At the launch of a recent report examining the effectiveness of financial fraud risk management, Julie Bell Lindsay - the Executive Director at the Center for Audit Quality — was quoted as saying that “the risk of financial statement fraud at public companies is real, and that risk has only increased during the pandemic.”
The risks associated with financial fraud that modern CFOs face today is particularly high. The same report examined Accounting and Auditing Enforcement Releases (AAERs) issued by the Securities and Exchange Commission (SEC) in the US from 2014 to 2019 and found that while the SEC frequently charged the person directly responsible for perpetuating the financial fraud, the CFO was among the most commonly charged employees.
Data analytics techniques can play an important role in mitigating the risk of financial fraud for CFOs.
The Committee of Sponsoring Organizations of the Treadway Commission (COSO) fraud risk management guide explicitly acknowledges the value that data analytics can bring in a fraud risk management program.
In particular, it highlights that data analytics can support fraud risk assessments by identifying red flags or potential high-risk areas, validating the correct identification of a scheme or the validity of risk assessment process findings, and being used to develop techniques to monitor high-risk or improper behaviors.
Given the rapid advancement in technology and the growth in both the quantity and variety of data available in the corporate setting, the use of data analytics techniques have become widespread in accounting, including in the area of fraud detection. In this article, we examine two techniques - cluster analysis and Benford’s law based tests - which can play a role in financial fraud detection.
One particularly important data analytics technique in fraud detection is the use of cluster analysis to detect anomalies in financial data.
Anomalies in data refer to outlier observations that deviate so much from other observations that they may have been generated by a different mechanism from the bulk of the other data. Anomaly detection techniques are effective in fraud detection because they can easily identify unusual corporate financial behaviour.
Cluster analysis involves classifying data in such a way that data assigned to the same cluster (or group) are more similar to one another (along dimensions being examined) than to data assigned to another cluster.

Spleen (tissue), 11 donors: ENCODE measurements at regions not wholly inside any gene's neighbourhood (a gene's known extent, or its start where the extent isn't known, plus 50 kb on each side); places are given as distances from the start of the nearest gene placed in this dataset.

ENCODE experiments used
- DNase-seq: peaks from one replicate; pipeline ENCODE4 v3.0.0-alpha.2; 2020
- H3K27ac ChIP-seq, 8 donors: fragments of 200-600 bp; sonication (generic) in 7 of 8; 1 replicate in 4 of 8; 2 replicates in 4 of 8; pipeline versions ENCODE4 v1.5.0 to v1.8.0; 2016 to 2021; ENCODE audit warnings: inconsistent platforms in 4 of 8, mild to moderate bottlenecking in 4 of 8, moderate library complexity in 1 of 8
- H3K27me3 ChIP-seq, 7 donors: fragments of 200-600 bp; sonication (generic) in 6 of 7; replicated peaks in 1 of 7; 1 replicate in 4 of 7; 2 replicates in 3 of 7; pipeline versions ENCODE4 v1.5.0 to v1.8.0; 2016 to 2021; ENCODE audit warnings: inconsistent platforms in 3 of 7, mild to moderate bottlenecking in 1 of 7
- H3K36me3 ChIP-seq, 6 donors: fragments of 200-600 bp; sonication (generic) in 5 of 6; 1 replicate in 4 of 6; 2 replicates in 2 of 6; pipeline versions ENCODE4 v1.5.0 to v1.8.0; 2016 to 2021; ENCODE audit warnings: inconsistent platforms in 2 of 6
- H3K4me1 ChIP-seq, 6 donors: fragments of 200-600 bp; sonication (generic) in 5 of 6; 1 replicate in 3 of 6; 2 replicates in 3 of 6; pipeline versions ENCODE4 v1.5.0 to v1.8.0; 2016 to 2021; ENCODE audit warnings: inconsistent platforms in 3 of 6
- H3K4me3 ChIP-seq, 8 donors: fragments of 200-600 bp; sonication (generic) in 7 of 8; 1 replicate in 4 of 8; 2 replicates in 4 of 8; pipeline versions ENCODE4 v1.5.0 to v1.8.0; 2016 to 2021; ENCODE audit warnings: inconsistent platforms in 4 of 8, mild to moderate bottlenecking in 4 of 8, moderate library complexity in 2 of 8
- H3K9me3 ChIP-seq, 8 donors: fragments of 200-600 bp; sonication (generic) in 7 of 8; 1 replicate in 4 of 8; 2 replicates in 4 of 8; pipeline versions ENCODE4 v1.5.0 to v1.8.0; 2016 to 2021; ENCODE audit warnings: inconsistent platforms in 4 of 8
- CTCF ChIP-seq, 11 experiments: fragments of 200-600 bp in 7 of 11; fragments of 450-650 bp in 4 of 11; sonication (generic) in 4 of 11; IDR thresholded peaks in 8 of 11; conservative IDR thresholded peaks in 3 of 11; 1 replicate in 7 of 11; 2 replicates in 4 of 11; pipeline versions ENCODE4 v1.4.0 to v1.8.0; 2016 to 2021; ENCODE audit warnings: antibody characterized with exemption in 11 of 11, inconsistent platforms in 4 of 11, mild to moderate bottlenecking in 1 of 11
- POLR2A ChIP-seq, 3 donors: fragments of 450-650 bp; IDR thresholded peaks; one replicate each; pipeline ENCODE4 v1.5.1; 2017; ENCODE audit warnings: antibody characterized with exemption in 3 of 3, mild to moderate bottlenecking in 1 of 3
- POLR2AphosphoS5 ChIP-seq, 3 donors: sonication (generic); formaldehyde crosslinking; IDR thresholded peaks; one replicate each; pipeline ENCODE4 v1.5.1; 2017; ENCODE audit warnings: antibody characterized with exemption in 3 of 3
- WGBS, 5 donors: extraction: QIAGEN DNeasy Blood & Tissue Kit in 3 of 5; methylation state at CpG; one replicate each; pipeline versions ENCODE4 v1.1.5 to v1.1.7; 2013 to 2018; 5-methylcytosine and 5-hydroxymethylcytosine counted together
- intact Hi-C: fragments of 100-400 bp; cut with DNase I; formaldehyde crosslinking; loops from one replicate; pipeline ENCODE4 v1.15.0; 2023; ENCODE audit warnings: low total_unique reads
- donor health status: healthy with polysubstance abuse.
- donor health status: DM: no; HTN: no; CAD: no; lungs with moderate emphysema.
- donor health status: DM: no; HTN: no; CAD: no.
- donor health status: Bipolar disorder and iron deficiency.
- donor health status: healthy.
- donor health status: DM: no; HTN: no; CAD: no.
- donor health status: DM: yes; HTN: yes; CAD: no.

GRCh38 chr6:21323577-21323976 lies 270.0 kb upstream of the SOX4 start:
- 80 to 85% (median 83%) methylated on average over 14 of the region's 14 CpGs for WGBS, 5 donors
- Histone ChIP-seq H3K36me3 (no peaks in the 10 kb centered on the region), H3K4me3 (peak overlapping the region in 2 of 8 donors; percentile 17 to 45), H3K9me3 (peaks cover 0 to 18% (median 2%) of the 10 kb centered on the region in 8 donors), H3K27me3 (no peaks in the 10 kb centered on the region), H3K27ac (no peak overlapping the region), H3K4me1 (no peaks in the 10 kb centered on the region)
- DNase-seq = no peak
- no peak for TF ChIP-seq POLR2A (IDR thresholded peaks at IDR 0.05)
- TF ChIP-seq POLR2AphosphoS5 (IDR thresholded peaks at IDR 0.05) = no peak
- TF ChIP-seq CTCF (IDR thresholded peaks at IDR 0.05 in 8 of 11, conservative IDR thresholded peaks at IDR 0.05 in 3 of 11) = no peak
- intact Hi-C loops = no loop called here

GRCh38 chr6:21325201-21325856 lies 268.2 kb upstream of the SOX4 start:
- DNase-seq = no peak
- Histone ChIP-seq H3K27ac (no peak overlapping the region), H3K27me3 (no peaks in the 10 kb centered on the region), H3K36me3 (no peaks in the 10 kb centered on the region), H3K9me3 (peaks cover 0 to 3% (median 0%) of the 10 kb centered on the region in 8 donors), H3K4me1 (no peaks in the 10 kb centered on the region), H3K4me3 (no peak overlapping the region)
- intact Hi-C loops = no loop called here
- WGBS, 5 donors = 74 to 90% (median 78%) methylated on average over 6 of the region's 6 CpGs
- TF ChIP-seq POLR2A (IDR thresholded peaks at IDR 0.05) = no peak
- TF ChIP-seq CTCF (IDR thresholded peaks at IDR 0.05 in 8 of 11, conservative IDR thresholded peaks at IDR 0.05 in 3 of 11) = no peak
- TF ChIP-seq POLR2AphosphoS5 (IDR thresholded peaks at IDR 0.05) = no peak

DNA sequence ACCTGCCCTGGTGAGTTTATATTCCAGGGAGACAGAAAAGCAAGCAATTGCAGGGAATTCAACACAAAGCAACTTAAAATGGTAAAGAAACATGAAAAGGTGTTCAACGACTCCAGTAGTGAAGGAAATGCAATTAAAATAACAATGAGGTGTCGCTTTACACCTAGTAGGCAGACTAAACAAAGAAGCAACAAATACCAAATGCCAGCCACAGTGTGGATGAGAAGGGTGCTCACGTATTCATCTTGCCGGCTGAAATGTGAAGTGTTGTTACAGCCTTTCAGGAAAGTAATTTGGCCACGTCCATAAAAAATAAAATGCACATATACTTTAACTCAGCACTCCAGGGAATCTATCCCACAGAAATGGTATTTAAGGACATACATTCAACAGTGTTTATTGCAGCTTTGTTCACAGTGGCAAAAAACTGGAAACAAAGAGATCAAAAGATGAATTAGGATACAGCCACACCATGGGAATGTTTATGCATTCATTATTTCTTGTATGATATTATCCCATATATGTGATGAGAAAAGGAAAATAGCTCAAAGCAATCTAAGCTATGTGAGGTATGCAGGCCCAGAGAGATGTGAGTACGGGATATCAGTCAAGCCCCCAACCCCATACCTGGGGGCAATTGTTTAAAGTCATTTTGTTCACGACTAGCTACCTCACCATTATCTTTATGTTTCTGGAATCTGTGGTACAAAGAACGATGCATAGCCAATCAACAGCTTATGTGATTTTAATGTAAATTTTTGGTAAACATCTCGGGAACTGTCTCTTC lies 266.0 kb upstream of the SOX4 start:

In cluster analysis, anomalous data items are assigned to clusters which are small and/or sparse while normal data items are assigned to clusters which are large and dense.
Accordingly, investors focus much of their attention on identifying clusters which are small and/or sparse when attempting to detect financial fraud.
To illustrate how cluster analysis can be used as part of a fraud detection programme, we performed the analysis on a sample of claims data.
When examining claims data for potential fraud, investigators often seek to corroborate that the time period between the date indicated on a receipt and the date in which the corresponding claim was submitted is not be overly long, consistent with claims being submitted promptly after the corresponding expenses have been incurred.
The time period between the date that a claim was submitted and the date on which a reimbursement was made should also not be overly short or long, and should instead be consistent with a reasonable processing period. The claim amount should also not be overly large or small.
Figure 1 presents the results of the cluster analysis performed on three pertinent dimensions of the data: (i) the claim amount (CLM_AMT), (ii) the number of days between the date indicated on a receipt submitted with a claim and date that the claim was submitted (DAYSTO_CLAIM), and (iii) the number of days between the date that a claim was submitted and the date on which a reimbursement was made (DAYSTO_REIMBURSE).